The rise of global finance in the latter half of the 20th century has long been understood as one chapter in a larger story about the postwar growth of the US. The Political Economy of the Special Relationship challenges this popular narrative. Revealing the Anglo-American origins of financial globalization, Jeremy Green sheds new light on Britain’s hugely significant, but often overlooked, role in remaking international capitalism alongside America.
Drawing from new archival research, Green questions the conventional view of international economic history as a series of cyclical transitions among hegemonic powers. Instead, he explores the longstanding interactive role of private and public financial institutions in Britain and the US — most notably the close links between their financial markets, central banks, and monetary and fiscal policies. He shows that America’s unparalleled post-WWII financial power was facilitated, and in important ways constrained, by British capitalism, as the US often had to work with and through British politicians, officials, and bankers to achieve its vision of a liberal economic order.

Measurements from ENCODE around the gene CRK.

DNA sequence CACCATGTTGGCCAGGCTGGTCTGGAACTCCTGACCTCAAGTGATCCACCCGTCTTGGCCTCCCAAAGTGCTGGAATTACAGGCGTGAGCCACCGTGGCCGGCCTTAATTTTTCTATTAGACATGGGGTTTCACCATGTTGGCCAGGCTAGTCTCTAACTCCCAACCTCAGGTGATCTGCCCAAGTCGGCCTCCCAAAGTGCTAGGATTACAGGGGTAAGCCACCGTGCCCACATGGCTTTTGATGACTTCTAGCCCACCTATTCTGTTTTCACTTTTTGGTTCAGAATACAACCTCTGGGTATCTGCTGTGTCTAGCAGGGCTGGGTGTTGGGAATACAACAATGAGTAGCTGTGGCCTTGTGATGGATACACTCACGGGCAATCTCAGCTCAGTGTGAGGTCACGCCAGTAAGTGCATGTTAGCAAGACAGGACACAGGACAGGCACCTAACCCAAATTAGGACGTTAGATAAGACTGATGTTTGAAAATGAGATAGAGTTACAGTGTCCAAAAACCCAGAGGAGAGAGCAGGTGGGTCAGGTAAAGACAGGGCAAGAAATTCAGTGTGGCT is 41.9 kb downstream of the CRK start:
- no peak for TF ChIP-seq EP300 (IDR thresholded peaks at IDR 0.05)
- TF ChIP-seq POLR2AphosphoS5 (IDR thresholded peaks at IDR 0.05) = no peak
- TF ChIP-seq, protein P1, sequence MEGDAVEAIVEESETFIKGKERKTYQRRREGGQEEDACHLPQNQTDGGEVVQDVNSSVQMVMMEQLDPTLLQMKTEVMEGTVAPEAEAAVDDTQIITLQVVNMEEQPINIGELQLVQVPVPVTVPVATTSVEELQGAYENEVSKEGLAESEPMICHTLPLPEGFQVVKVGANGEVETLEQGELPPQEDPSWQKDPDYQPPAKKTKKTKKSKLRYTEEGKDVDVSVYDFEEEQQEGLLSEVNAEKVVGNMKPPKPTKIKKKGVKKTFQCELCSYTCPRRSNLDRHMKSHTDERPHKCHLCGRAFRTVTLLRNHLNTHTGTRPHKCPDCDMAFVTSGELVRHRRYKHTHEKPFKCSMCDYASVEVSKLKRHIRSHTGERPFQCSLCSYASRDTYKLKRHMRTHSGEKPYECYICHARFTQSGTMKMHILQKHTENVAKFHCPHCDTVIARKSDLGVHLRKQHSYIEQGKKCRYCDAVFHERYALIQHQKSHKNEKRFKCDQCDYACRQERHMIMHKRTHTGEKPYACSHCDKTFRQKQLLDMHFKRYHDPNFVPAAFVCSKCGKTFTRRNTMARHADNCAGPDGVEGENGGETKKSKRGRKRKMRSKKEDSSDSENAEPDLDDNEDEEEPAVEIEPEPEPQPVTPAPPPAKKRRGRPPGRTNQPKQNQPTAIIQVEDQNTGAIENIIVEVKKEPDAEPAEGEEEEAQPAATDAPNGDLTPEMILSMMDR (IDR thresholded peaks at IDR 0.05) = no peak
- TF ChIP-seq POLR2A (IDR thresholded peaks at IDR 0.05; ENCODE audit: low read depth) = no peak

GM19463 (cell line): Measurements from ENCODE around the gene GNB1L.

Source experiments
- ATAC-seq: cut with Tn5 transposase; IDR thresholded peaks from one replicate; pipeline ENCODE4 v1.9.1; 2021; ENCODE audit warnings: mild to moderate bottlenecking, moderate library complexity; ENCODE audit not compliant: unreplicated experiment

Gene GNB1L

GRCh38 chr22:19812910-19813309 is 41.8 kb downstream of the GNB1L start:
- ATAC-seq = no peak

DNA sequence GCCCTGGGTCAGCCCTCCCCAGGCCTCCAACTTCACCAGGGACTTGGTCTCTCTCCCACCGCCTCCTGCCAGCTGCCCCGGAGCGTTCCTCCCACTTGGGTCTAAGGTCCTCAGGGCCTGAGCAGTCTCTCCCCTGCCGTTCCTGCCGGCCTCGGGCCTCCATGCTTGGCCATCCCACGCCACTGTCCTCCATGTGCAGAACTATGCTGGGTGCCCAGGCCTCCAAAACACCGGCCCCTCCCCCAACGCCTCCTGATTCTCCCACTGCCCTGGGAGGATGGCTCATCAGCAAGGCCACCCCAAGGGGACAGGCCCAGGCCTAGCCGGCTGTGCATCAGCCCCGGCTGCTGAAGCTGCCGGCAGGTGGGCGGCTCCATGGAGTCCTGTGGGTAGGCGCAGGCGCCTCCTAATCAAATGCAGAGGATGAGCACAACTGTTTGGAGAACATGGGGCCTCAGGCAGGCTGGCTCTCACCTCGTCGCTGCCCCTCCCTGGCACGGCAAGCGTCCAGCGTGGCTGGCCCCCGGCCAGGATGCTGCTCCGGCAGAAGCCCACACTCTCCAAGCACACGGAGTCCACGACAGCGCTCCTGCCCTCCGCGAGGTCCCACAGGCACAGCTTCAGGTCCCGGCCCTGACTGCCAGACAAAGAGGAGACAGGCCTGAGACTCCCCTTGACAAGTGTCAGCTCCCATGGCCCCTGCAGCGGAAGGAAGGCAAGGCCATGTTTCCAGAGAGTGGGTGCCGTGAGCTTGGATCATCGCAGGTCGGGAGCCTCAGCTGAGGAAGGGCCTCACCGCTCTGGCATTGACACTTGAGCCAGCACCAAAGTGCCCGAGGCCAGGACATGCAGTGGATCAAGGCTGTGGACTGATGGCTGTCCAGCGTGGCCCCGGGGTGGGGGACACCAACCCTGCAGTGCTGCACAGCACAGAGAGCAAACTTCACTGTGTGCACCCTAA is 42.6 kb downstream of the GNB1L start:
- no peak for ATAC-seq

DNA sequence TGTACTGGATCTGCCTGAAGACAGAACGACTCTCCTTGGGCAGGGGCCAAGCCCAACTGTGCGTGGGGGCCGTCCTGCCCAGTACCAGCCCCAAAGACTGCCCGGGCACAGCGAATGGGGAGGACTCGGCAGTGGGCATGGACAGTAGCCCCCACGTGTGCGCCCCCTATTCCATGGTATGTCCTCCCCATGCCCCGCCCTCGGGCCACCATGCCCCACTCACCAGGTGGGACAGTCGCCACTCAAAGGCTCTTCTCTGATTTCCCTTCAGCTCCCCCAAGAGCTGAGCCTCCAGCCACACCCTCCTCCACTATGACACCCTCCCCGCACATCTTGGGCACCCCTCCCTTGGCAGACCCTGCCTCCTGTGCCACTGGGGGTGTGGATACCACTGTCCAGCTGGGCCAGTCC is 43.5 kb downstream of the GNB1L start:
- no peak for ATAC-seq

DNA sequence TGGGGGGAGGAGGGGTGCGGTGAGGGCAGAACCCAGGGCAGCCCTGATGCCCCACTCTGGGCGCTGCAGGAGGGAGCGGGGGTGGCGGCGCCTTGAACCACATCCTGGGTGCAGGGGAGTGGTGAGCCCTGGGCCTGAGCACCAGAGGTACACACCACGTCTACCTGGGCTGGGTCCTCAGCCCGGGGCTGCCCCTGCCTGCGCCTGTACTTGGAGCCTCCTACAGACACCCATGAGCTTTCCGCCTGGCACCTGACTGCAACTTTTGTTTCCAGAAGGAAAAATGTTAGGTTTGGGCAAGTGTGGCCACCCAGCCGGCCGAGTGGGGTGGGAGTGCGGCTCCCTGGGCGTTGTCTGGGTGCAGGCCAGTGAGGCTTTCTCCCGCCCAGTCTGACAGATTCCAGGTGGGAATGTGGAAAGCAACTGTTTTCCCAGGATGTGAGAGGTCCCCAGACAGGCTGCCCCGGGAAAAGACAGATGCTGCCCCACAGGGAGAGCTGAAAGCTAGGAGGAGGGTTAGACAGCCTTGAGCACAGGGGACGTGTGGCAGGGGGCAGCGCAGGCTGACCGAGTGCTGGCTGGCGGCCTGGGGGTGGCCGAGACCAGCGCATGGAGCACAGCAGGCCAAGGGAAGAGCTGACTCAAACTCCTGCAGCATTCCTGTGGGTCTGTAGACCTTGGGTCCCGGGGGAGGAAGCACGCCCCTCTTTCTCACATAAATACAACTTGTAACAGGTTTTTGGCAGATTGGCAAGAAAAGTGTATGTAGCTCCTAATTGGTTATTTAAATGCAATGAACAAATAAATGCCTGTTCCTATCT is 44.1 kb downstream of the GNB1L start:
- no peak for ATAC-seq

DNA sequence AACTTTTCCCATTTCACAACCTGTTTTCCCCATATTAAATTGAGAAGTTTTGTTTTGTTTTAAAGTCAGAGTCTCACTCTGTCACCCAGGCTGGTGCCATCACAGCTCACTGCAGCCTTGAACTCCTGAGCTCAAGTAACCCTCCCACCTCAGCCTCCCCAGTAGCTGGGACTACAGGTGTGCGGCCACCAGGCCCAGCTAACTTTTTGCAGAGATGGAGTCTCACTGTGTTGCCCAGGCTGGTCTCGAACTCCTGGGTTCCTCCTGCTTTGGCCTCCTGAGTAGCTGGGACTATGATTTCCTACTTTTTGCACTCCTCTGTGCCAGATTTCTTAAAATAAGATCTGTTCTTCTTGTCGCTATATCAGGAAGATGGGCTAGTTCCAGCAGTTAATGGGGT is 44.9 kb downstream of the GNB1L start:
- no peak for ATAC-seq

Transatlantic integration and competition spurred the rise of the financial sector, an increased reliance on debt, a global easing of regulation, the ascendance of monetarism, and the transition to neoliberalism.